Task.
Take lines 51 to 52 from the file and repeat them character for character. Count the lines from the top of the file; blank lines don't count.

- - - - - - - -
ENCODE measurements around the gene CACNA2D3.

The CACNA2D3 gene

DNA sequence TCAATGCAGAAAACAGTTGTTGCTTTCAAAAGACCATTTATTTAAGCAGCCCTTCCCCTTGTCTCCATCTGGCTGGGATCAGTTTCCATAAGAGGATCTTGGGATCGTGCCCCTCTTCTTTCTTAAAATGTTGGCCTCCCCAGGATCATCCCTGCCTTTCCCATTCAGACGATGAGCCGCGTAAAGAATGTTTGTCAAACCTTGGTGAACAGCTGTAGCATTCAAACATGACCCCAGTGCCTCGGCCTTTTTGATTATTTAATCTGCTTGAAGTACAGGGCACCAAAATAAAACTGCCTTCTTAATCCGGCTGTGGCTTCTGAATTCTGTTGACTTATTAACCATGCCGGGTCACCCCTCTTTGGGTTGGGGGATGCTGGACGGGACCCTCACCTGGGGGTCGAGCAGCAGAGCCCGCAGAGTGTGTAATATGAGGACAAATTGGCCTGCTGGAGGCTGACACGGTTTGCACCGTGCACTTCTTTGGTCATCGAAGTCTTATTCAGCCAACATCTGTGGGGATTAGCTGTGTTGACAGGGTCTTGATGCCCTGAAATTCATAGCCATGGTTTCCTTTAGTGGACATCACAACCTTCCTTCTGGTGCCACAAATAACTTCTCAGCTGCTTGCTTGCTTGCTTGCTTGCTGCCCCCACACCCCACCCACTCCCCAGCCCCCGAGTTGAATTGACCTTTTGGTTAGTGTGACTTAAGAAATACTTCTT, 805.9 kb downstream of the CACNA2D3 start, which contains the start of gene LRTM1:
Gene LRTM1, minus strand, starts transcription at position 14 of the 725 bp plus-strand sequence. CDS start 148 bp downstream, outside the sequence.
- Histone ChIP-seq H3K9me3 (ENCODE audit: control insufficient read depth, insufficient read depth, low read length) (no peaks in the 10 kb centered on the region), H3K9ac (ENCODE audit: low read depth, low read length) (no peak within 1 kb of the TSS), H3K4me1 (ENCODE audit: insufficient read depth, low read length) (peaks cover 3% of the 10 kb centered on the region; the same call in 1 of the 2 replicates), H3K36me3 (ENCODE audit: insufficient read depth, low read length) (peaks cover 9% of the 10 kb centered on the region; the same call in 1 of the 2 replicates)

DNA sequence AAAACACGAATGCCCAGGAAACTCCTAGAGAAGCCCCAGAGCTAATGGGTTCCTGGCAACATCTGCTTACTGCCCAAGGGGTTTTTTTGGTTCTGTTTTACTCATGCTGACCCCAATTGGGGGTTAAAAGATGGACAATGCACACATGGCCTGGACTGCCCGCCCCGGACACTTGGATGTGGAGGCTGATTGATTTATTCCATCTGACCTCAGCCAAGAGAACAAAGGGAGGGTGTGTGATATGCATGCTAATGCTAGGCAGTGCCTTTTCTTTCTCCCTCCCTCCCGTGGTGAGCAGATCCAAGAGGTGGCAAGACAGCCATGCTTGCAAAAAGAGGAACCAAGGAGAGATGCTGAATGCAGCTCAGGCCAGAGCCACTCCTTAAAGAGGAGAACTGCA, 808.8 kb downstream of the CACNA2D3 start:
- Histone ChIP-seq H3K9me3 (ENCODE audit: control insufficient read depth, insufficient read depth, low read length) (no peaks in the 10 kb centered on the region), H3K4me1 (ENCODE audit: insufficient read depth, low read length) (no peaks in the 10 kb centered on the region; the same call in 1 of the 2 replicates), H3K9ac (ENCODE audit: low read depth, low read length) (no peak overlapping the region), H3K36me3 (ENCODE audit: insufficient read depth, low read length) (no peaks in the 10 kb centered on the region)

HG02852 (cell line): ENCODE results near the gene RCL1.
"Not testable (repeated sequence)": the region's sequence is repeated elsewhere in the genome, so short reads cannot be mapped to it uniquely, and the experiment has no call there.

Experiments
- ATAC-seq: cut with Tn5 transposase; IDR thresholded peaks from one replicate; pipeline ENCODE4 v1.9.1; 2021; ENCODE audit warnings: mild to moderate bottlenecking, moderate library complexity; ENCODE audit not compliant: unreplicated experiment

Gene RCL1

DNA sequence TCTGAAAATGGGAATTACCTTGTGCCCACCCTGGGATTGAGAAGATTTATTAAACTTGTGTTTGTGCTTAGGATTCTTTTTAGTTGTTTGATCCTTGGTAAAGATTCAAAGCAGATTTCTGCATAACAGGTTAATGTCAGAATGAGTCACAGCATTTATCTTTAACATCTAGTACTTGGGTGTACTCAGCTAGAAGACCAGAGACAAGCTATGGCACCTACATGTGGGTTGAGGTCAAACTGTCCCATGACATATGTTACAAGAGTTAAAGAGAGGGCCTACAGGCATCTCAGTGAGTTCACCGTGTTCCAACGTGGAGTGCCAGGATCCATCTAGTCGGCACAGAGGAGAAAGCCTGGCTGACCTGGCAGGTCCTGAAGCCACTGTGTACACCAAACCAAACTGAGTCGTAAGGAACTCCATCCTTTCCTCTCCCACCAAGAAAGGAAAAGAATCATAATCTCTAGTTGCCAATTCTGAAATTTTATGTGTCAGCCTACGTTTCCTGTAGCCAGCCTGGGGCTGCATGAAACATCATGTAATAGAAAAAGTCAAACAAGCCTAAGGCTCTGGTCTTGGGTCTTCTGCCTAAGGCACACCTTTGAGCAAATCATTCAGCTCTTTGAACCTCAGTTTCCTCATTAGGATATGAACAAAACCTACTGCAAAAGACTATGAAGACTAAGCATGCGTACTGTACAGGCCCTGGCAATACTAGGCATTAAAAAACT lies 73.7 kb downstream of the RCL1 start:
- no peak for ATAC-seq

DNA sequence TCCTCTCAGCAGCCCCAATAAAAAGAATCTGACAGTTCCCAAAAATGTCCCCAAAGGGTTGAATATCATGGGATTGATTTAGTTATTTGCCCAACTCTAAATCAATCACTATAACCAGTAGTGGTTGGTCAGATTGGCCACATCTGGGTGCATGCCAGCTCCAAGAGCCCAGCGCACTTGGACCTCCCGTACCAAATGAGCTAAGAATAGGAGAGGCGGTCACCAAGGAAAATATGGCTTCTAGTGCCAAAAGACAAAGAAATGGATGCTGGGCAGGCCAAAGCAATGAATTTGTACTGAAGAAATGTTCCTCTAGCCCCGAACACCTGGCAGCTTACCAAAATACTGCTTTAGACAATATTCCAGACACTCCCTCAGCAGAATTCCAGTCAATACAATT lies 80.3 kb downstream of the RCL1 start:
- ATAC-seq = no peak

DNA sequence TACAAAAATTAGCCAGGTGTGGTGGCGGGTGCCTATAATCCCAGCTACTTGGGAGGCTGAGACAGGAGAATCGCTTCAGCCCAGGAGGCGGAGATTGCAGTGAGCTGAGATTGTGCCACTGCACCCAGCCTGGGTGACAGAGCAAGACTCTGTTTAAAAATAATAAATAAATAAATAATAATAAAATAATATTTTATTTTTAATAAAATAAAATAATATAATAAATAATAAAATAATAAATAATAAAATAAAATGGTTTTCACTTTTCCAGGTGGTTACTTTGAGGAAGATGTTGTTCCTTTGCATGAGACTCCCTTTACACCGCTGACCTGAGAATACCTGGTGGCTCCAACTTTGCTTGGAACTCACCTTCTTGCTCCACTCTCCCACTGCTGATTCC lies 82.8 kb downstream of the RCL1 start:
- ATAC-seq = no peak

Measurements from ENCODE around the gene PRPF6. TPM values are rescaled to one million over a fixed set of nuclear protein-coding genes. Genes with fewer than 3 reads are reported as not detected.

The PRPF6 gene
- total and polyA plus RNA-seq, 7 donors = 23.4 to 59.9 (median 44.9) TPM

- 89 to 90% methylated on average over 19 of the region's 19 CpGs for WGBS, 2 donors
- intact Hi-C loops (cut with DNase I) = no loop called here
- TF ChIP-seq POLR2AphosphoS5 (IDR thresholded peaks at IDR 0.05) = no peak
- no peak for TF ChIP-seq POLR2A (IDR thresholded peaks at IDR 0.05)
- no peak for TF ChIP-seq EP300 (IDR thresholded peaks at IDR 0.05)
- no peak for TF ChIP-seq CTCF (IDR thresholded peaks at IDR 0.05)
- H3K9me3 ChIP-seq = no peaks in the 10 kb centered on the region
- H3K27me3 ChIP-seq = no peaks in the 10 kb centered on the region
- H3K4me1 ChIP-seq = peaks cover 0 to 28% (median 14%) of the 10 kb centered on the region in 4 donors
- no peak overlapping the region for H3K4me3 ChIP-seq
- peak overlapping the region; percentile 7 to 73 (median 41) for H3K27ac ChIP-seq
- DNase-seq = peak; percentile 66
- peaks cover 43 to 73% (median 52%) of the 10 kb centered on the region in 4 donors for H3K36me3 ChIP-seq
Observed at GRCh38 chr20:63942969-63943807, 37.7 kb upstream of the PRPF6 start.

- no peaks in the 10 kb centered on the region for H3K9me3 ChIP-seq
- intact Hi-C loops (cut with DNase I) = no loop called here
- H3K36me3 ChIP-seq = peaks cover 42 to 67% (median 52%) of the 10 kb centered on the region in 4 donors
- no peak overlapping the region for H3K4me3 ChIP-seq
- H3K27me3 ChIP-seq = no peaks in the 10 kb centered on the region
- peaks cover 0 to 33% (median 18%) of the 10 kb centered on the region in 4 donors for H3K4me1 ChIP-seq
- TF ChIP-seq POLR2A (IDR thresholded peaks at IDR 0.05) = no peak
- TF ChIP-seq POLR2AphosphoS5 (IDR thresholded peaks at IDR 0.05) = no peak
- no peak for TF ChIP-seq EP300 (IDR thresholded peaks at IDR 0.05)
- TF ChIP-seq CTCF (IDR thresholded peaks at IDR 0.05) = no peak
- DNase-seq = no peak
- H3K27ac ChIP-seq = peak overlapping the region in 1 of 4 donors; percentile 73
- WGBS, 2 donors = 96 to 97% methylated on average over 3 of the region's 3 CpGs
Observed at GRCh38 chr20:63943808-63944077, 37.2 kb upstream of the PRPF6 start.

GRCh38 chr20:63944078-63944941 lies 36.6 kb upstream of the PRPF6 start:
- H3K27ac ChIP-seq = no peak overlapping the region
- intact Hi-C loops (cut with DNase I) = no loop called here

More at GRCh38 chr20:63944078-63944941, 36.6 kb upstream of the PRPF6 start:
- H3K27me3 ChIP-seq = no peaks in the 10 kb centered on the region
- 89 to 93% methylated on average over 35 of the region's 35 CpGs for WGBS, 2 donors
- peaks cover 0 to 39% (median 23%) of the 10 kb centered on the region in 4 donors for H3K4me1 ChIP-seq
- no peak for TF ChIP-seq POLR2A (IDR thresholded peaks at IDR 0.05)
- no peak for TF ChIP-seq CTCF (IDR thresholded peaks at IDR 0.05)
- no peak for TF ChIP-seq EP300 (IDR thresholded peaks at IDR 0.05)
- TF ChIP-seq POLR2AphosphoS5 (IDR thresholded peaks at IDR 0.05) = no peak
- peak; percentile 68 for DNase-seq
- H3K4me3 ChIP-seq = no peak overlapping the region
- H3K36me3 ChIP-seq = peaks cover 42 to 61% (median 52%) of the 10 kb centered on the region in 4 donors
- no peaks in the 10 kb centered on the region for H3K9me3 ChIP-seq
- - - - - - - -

- H3K27ac ChIP-seq = no peak overlapping the region
- intact Hi-C loops (cut with DNase I) = no loop called here